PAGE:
When you abuse substances and take them consistently, your body ends up becoming dependent on the substances abused. Once these substances are eliminated from your body, you may start to experience withdrawal. The occurrence of these withdrawal symptoms depends on the concentration levels of the substances in your body. It’ll usually start to appear within the first 24 hours after the last intake of the substances. However, some people may start to experience withdrawal symptoms after a few hours of detoxification.
Withdrawal symptoms may vary due to several reasons like tolerance to the substance abused, the concentration level of the drugs used, and the type of drug used. Some of the typical withdrawal symptoms and problems that you might experience are:
- Extreme depression
- Concentration problems
- Decreased appetite
- Severe fatigue
- Inability to sleep
- Runny nose
- Trembling or shaking
- Rapid heart rate
- Troubled breathing
- Heart attack
This is the final stage of detoxification. It’s actually a preparation phase for your entry to the next step of your drug rehabilitation program. The staff and medical professionals, who’ll supervise you, will make you ready for your entry into active treatment. They’ll focus mainly on the significance of following through with the entire treatment process and various approaches to care.
Typical Medications Used During the Detoxification Process
The method of treatment received during detox will depend on the type of addiction being treated. Before detox, you’ll be thoroughly assessed by a professional medical staff to determine your addiction and degree of pharmacological help you may need during your detoxification.
Some addiction may not need to undergo detoxification to proceed the next step of rehabilitation. But addictions like alcohol, heroin, and opiate needs pharmaceutical assistance to lessen the effects of withdrawal during the detoxification process.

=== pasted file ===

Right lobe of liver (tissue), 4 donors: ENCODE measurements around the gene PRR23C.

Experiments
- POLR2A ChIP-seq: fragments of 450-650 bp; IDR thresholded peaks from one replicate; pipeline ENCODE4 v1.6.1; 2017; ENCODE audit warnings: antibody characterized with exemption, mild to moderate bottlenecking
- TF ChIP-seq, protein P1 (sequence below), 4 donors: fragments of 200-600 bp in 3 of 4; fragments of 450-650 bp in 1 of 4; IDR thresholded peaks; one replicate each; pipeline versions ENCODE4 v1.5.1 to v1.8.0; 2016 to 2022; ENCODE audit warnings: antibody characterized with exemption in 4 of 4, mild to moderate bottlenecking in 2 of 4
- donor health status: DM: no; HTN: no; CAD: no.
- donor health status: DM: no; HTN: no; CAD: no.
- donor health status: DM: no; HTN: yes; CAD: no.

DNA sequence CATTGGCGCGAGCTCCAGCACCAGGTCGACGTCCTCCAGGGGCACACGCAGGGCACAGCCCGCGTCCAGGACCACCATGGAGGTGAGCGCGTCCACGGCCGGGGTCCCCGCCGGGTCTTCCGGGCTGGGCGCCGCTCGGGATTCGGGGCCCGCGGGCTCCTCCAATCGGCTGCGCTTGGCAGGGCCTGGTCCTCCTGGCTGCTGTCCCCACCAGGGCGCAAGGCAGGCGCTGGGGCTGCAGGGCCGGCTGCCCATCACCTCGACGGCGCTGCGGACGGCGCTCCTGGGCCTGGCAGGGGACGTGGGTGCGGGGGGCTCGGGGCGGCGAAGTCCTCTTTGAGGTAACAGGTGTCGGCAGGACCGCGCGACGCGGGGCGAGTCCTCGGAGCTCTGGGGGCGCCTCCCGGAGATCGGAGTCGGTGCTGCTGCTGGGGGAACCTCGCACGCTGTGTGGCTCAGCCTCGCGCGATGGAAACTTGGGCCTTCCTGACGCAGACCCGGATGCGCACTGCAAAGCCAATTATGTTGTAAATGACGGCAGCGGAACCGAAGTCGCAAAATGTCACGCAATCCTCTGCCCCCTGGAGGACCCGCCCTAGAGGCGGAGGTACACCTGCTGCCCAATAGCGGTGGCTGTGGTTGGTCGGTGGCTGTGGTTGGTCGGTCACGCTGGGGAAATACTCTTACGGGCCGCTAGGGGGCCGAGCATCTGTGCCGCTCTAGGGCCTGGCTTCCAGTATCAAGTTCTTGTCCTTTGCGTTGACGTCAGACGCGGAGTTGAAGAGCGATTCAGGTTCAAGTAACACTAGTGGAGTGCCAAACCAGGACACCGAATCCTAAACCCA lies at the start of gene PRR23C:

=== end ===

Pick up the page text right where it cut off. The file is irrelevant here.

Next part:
Pharmaceutical assistance depends on your specific type of addiction. So the dosage and type of medicine that you’ll take during the detox process vary.
Some of the typically used medications during detox are:
Benzodiazepines are usually given to alcohol-addicted patients while undergoing detox. It’ll help relieve anxiety, depression and withdrawal symptoms. This type of drug also lessens the occurrence of seizures in patients undergoing detoxification.
Barbiturates are basically depressants and are also used for patients undergoing detox from alcohol addiction. They help relieve anxiety and discomfort during detoxification. These drugs may also contribute to reducing one’s risk of seizures, a common withdrawal symptom during alcohol detoxification.
Methadone is usually given to patients who are undergoing detoxification process from heroin or opiate addiction. The dose given is typically reduced over time until the patient will hopefully be free from the dependence of the drug. It also helps ease the withdrawal symptoms that’ll happen during the detoxification process.
Like methadone, buprenorphine is given to patients undergoing detoxification from heroin and opioid addiction. This drug has recently become a preferred alternative to methadone. It’s because it doesn’t make the patients feel a sort of “high,” unlike methadone. The drug dose is also given in reducing amounts after some time to relieve the withdrawal effects during detoxification.